Then there's our heroine. Maddie's Quaker beliefs are really honored and explained here - not just shoved in to create contrasting life styles and views for our lovers. All characters, in fact, are wonderfully presented, from the Duke's family and friends to the Quakers to the attendants at the madhouse. There's a real talent here for filling the story with rich and full characters.
So, here's the dilemma: "Flowers" is full of serious, thoughtful, and interesting content. Yet, there's the necessity, in a Romance Novel, for the love scenes in some detail and eroticism. I'm not adverse to these scenes in traditional romances, but they do seem rather out of place here. I actually found myself wanting these diversions to go away and get us back to the real story of the Duke's struggles with his physical disabilities and the desperate need to communicate his mental competence. And Maddie's struggle with her efforts to help him and maintain her values of simplicity and honesty.
Books which present this subject matter so well are usually given credibility - I'm just afraid the book's genre category and the really dumb cover and title will keep its rightful audience away. Too bad!
Nicholas Boulton is a fantastic narrator - especially when conveying the Duke's point of view. It's harrowing to hear the raw confusion, fear, and frustration of a man accustomed to absolute power dealing with the inability to communicate - and we're with him every step of the way.
This seemed a no-brainer bargain buy - classically French trained, Ethiopian chef from Sweden who ended up in Harlem. Sounded fascinating, and so it turned out to be!
I'm neither great cook nor foodie, but I do watch Food Network shows in spare moments, and I've admired Samuelsson's point of view in his various contests and food shows. Turns out he's just as thoughtful and intelligent as he appears on TV.
Nothing is better than a memoir where the author actually has something to say - with honesty and humility. Sometimes our "American Dream" stories get glossed over, without revealing the price that almost always has to be paid for success in business. Samuelsson tells his own interesting life-so-far story without a lot of psychological self-analysis, but with awareness of his flaws - and with refreshing condor and lack of self pity. The people in his life ring true, and the reader/listener finds him/herself taking an interest in each one of them.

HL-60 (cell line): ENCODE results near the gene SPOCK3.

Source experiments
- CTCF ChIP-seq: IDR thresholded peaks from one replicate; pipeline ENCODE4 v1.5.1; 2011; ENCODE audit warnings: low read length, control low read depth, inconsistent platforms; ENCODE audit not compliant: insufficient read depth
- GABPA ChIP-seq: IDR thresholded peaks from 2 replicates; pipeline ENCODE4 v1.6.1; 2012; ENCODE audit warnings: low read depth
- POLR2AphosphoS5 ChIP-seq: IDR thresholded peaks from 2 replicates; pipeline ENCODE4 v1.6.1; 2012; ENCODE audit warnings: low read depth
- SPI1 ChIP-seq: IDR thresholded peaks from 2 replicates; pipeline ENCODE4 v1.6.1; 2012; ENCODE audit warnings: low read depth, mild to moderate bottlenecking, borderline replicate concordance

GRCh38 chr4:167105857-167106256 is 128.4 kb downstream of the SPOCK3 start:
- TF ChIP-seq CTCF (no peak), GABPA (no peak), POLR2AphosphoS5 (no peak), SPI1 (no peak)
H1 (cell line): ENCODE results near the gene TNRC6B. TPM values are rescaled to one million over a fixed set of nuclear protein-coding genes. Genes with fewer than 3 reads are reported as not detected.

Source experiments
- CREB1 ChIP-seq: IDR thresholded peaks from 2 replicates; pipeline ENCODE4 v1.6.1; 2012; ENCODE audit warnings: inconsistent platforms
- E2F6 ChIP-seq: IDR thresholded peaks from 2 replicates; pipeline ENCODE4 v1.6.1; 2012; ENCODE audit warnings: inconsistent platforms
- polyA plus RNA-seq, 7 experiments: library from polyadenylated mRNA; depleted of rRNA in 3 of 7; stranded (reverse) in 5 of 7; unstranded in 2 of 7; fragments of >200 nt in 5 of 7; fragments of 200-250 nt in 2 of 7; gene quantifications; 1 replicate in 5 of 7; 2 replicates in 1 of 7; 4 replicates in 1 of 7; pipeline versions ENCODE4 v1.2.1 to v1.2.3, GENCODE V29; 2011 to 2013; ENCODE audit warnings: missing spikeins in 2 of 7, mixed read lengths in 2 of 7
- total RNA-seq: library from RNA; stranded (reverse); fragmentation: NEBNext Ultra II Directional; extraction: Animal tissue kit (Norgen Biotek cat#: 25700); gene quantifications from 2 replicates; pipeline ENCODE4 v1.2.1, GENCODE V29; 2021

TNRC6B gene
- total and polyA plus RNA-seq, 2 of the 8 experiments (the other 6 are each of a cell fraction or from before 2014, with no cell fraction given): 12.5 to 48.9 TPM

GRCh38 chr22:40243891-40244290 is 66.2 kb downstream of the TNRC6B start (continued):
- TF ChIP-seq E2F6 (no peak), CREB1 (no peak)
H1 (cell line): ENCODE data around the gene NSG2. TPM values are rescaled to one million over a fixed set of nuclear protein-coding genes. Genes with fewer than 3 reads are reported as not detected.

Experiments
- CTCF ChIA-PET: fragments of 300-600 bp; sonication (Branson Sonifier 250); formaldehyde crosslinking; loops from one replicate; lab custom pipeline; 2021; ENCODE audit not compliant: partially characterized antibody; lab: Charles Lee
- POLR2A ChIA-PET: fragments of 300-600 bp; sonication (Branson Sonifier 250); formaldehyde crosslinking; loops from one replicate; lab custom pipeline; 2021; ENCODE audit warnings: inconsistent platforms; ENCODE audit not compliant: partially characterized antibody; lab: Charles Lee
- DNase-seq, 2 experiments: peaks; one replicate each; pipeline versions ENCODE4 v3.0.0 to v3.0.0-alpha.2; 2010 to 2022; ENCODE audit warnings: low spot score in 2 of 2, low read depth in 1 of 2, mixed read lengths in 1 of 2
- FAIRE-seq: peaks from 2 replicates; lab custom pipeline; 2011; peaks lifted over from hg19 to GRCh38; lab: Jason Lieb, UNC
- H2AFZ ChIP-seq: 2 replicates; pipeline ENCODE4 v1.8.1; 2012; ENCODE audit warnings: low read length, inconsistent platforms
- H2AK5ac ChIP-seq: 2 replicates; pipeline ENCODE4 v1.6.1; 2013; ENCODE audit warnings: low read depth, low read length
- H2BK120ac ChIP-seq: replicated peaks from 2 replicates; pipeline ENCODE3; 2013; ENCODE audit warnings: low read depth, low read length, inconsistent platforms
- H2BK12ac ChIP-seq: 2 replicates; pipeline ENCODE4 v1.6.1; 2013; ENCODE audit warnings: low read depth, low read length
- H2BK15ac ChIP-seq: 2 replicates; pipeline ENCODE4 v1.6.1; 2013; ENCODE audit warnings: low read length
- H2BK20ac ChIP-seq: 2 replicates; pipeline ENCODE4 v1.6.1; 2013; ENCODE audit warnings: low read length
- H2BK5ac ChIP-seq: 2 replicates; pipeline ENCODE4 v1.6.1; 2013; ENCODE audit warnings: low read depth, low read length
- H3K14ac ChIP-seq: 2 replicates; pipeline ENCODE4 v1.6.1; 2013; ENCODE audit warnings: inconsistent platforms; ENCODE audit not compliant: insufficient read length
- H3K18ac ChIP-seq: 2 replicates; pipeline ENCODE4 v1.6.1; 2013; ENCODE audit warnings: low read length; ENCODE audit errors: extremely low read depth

Must say I look forward to hearing what he has to say later on in his life. This is a memoir with a difference and well worth the time.
Now this is something fun and different from the venerable "Great Courses." I love them, but they tend to be considerably longer and more scholarly than "Language A to Z".
Not that Professor McWhorter doesn't know his stuff. He is a speaker who helps put the "great" in these courses! I've listened to more than one of his audios and really respect his knowledge and teaching ability.
Whether or not you are interested in linguistics, I would recommend listening to this course. It goes by in a minute (every lecture is only 15 of them!), and there's lots of pop culture references and interesting revelations about the origins of some of our strangest sayings.
This is a great highway listen - and an enjoyable way to learn something in 15 minutes!
Thank you, Charles Todd for this wonderful gift! It's a glimpse of the strong, confident, happy Ian Rutledge we know must have existed before the ravages of war.
Ian is planning his marriage to the young and self-absorbed Jean while becoming more and more involved in an unusual case. The perpetrator is diabolical, and Ian must convince himself and others in law enforcement that his suspicions are real. There's a lot of darting about the countryside and putting together clues from churchyards and archives, but the story emerges in a most intriguing way. Inspector Bowles is just as contrary and vindictive as he will later be, and we get glimpses of Ian's sister and aunt in earlier, more carefree days.
There is, however, another 'villain' in this piece. Just as menacing as any criminal, WWI is relentlessly in the background. Friends and colleagues are already marching off with enthusiasm to serve their country, and the knowledge that Ian Rutledge will soon follow - and will pay dearly - is painful to the listener/reader . It all makes for a bittersweet experience but one which this series fan really appreciates!
Report Inappropriate Content
If you find this review inappropriate and think it should be removed from our site, let us know. This report will be reviewed by Audible and we will take appropriate action.